bubonic plague combined to produce a class of itinerant beggars who were feared (then as now) not only because they were homeless, but also because they were without work, and therefore without masters. Later thinkers explained the exclusion of certain classes or groups from equal shares in a society’s goods in different ways: for Karl Marx, the appropriation of the worker’s labour was a necessary, but socially divisive, condition for the accumulation of capital in societies industrialising under a capitalist mode of production; Max Weber focused also on the cultural and political conditions which, in addition to the economic conditions, could affect people’s conception of their worth as citizens. Thus while for Marx, a central concept explaining levels of economic and political inclusion and exclusion was that of class:
wage labourers, capitalists and landowners, form the three great classes of modern society, based on the capitalist mode of production…The existence of a class which possesses nothing but the ability to work is a necessary presupposition of capital. (Capital III, and Wage Labour and Capital in Bottomore and Rubel 1956: pp 186& 157);
for Weber, a central concept was that of social status, while later thinkers emphasised that various dimensions of citizenship could be used to measure degrees of social inclusion and exclusion:
Citizenship is a status bestowed on those who are full members of Citizenship is a status bestowed on those who are full members of a Community. All who possess the status are equal with respect to the rights and duties with which the status is endowed. There is no universal principle that determines what those rights and duties shall be, but societies…create an image of an ideal citizenship against which achievement can be measured and towards which aspiration can be directed. (Marshall 1947/1963: 92)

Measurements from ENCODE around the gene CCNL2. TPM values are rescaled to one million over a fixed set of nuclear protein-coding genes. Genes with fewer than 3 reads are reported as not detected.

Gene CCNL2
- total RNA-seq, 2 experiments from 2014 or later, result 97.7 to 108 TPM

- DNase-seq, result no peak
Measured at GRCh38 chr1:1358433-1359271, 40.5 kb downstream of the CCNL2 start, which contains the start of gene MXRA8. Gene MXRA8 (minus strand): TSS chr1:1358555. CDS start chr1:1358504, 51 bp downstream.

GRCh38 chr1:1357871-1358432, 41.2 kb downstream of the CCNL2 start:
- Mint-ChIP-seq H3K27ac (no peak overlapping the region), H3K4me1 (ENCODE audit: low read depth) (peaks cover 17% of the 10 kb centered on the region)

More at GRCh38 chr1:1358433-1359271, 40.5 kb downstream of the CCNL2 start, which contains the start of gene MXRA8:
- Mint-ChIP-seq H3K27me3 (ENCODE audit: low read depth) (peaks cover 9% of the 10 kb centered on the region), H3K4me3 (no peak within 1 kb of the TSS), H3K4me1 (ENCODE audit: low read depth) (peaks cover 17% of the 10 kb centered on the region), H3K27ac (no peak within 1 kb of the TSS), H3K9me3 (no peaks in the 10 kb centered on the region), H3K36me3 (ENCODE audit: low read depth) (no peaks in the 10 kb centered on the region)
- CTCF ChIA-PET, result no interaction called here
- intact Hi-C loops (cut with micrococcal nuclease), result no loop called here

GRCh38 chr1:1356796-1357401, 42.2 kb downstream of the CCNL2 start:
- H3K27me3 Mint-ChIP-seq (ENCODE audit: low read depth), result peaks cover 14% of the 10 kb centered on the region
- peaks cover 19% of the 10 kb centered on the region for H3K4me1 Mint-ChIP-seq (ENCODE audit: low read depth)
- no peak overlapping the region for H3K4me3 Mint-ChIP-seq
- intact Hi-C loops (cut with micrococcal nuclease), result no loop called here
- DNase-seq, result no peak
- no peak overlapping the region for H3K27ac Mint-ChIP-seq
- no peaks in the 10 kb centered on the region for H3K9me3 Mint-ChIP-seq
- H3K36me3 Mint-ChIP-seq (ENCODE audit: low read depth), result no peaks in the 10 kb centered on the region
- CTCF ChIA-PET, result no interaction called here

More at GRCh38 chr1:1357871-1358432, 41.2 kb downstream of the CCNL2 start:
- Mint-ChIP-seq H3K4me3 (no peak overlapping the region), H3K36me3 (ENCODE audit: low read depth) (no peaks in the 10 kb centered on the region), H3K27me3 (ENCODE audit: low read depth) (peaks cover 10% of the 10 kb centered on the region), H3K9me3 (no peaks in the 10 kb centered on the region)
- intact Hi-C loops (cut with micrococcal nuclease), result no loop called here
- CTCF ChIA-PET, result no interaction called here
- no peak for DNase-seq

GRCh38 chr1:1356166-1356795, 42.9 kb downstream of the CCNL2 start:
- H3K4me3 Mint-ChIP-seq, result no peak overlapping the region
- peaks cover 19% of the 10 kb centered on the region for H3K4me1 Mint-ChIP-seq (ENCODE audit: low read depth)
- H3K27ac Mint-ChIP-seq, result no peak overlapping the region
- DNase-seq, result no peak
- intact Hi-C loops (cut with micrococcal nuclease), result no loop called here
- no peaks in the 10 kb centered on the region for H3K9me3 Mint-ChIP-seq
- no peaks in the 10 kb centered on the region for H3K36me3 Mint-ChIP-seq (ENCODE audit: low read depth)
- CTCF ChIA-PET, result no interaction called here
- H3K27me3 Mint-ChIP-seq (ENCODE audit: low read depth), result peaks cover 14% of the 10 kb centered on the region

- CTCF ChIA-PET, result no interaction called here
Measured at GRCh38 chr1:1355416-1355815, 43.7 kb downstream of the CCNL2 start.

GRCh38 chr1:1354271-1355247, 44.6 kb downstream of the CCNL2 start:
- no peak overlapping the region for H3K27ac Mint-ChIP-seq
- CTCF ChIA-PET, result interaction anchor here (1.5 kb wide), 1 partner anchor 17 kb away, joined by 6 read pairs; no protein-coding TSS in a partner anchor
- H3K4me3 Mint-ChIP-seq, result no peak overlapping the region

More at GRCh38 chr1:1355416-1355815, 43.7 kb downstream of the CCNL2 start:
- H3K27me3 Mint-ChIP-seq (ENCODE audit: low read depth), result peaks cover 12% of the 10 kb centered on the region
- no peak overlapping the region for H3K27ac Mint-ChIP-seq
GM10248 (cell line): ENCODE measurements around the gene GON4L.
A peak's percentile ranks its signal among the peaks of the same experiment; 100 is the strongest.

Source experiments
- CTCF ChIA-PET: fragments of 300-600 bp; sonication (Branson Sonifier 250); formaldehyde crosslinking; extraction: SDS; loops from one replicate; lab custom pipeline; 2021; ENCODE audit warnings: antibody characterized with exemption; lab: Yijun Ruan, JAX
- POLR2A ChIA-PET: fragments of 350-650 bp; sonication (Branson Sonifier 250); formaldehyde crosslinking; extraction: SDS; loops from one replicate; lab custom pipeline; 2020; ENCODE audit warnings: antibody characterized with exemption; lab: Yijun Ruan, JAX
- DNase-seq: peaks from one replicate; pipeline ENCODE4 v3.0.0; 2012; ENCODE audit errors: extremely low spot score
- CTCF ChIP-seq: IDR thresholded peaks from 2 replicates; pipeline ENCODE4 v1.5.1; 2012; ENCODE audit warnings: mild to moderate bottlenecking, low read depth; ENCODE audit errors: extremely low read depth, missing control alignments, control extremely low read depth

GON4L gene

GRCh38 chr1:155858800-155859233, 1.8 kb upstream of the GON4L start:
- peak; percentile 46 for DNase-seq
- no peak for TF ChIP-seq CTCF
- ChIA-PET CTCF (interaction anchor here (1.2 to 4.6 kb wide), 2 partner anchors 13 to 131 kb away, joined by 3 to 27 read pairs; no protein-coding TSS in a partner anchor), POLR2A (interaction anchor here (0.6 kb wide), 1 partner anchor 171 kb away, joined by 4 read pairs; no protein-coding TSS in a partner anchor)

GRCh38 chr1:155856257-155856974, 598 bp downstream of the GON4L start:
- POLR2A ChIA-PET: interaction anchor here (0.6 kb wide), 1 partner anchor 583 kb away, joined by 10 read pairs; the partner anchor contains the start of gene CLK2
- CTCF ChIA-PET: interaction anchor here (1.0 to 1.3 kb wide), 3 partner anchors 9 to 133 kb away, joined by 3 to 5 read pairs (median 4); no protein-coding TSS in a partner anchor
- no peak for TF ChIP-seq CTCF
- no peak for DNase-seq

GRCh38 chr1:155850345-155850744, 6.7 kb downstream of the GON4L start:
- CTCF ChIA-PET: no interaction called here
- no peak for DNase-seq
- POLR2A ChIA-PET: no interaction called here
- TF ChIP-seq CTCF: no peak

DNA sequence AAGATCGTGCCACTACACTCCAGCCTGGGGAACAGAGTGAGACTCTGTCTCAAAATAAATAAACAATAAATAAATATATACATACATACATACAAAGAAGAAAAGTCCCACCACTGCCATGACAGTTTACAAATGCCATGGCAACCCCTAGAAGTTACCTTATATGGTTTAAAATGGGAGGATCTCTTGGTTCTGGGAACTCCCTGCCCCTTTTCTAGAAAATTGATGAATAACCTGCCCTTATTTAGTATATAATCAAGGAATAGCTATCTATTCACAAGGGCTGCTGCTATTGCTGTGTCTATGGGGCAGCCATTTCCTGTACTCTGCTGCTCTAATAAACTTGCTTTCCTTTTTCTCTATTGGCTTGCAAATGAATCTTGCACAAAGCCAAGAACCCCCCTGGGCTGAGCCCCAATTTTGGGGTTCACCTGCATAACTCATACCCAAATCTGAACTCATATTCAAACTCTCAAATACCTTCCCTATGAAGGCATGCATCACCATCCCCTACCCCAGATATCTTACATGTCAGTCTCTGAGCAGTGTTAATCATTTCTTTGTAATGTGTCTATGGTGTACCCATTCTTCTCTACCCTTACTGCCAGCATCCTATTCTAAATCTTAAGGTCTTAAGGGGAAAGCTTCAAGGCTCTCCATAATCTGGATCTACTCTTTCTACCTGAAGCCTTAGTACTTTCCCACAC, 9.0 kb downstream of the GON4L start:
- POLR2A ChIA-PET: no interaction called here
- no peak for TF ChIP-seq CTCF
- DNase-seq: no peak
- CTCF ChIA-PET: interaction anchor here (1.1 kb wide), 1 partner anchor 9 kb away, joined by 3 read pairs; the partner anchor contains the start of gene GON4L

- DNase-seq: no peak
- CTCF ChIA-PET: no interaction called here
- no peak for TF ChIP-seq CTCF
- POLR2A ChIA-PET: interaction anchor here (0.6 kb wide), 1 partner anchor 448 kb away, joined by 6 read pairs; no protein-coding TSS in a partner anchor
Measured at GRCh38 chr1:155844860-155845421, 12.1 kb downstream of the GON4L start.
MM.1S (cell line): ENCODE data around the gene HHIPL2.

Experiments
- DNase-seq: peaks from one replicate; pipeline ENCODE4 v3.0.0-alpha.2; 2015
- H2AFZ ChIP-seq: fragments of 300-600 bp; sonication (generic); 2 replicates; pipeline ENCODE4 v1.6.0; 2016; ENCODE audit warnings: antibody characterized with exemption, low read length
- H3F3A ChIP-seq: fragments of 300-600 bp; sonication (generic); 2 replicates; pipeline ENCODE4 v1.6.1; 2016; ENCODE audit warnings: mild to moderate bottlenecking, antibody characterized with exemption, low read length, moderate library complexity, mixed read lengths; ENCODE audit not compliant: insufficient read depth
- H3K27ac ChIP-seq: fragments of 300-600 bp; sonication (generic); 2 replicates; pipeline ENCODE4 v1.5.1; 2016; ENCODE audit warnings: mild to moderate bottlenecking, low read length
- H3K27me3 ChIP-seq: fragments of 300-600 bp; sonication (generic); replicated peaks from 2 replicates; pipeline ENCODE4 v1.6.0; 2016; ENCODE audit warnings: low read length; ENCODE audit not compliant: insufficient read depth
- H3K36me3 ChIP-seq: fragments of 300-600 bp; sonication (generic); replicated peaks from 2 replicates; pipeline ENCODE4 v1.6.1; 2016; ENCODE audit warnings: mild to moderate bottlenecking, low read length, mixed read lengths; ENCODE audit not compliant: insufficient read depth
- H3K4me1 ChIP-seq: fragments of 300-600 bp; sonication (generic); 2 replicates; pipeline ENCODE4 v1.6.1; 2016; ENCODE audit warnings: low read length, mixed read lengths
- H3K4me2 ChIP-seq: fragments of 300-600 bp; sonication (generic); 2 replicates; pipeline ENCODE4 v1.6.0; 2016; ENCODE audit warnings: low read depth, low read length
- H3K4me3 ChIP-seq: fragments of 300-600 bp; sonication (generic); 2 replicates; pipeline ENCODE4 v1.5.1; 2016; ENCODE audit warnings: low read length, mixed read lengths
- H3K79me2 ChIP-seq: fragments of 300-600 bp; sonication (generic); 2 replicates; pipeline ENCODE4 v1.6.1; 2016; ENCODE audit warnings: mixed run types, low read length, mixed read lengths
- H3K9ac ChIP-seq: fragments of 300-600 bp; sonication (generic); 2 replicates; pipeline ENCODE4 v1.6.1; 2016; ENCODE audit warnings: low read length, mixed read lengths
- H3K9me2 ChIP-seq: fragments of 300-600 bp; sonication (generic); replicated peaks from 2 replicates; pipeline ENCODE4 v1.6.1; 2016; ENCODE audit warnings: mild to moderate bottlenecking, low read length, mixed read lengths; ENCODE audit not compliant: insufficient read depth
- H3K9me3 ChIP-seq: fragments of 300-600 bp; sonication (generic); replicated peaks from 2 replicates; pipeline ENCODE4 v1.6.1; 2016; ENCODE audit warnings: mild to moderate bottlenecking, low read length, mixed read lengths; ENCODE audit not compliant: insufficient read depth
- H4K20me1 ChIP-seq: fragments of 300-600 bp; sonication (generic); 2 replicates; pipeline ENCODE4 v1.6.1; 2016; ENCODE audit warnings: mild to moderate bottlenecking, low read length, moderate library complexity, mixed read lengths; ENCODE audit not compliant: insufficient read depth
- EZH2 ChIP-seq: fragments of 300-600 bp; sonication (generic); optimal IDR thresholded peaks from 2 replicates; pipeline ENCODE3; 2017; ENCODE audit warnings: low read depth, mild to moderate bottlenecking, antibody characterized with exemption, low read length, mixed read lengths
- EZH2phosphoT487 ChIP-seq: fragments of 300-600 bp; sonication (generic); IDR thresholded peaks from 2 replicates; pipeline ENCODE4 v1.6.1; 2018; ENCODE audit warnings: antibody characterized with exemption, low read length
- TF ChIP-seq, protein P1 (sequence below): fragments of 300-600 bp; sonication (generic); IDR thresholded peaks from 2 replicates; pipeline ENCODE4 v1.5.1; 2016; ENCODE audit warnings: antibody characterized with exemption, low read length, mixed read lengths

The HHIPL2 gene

Then, towards the end of the twentieth century the writings of policy theorists such as Gough (1979) in England and Esping-Anderson(1990, variously in Sweden, Germany, Italy and now Spain) made it possible to conceptualise the different levels of inclusion and exclusion in relation to different welfare state forms. Nowadays, the concepts of social exclusion, integration and reintegration are firmly embedded in European social policy debates.
The Commission of the European Communities in its Background Report: Social Exclusion – Poverty and Other Social Problems in the European Community, ISEC/B/11/93 defined social exclusion as follows:
Social exclusion refers to the multiple and changing factors resulting in people being excluded from the normal exchanges, practices and rights of modern society. Poverty is one of the most obvious factors, but social exclusion also refers to inadequate rights in housing, education, health and access to services. It affects individuals and groups, particularly in urban and rural areas, who are in some way subject to discrimination or segregation; and it emphasises the weaknesses in the social infrastructure and the risk of allowing a two-tier society to become established by default. Although this appears to be a very comprehensive definition, it, none the less, ends by implying that social exclusion is always an unintended consequence of structural and/or cultural arrangements, rather than sometimes being a deliberate effect of law and/or politics as in the case of prisoners, asylum seekers, immigrants and refugees. In relation, therefore to the social exclusion, integration and/or reintegration of women ex-prisoners